In a 2007 affidavit, Spiegelman said “accepting freebies, graft and other favors was not only condoned by the company but encouraged as a way to decrease the newspaper’s out-of-pocket expenses…and that News Corp. attorneys had been instructed to ‘look the other way.’” There was a policy of “favor banking,” the affidavit said, “practiced on a much larger scale by Rupert Murdoch.” In 2001, Spiegelman said in the document, “I was ordered to kill a Page Six story about a Chinese diplomat and a strip club that would have angered the Communist regime and endangered Murdoch’s broadcasting privileges” as he was trying to get Beijing’s approval for his satellite-television service...
When celebrities criticized the Iraq War, Spiegelman added, he was told to remind readers of their show-business projects “in case they feel like boycotting.”
In similar fashion, Stern says the troops regularly received marching orders. “For a long time the Clintons were targets,” he said. “You couldn’t get enough dirt on the Clintons. Then Bill Clinton made a rapprochement with Murdoch, sucked up to him in the run-up to Hillary running” for the Senate in 2000.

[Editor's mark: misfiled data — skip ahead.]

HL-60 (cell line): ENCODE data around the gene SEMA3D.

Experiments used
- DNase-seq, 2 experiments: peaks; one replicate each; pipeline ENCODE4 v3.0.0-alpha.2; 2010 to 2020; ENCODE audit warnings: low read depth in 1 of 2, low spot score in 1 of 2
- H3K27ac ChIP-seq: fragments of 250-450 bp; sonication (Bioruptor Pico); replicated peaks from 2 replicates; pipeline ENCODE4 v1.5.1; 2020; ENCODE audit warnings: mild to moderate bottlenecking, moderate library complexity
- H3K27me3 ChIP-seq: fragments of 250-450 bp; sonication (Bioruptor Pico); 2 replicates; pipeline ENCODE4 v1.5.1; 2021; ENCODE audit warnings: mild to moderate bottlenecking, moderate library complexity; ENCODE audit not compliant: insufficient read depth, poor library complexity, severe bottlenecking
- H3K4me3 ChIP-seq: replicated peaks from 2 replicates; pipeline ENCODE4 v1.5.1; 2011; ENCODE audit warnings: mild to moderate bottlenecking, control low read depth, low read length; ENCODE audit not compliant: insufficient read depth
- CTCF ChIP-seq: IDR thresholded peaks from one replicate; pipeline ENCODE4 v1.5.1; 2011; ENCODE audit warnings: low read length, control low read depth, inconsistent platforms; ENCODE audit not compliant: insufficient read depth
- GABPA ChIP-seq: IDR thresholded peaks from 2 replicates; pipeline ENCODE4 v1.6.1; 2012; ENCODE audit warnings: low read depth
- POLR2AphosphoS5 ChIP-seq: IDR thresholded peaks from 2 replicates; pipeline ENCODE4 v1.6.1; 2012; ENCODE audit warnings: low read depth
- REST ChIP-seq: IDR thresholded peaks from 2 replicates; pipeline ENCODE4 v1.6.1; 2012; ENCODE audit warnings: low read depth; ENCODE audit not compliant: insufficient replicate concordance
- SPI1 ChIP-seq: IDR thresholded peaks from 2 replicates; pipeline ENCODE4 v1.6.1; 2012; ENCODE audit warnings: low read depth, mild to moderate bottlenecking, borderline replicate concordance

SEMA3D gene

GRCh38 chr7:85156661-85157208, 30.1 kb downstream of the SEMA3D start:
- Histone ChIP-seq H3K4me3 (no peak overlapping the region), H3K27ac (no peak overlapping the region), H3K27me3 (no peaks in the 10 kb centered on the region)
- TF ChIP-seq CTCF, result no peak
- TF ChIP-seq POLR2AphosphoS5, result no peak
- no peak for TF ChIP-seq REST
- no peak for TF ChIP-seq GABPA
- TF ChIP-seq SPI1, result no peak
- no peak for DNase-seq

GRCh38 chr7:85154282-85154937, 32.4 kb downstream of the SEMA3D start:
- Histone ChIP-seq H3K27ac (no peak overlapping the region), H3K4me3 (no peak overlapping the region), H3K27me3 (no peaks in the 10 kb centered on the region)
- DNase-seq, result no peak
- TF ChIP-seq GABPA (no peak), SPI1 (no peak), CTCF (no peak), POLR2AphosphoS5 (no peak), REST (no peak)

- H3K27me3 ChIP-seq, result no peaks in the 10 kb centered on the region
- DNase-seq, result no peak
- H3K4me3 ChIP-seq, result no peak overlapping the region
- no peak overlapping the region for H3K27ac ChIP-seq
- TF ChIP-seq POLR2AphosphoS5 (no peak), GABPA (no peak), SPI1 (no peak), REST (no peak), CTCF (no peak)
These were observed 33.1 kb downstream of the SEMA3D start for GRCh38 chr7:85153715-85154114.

“Then one day it was, ‘You can’t write anything bad about the Clintons.’ We had to kill stuff all the time. It filtered down from Murdoch. In the meetings we’d be told, ‘No way, mate.’”
Some Australians who were friendly with the Murdoch family, such as actress Nicole Kidman, “had a free pass,” Stern said.
Thursday, July 14, 2011
Nobody could not have anticipated
Or not already have known that NewsCorp is essentially a well-compensated intellectual (and now criminal enterprise) engaged in the petty jealousies of it's ruling family. A Borgia-like group who start wars (at least Cesare fought in his), like to display people in virtual cages, and use poison in their pens instead of in their soup.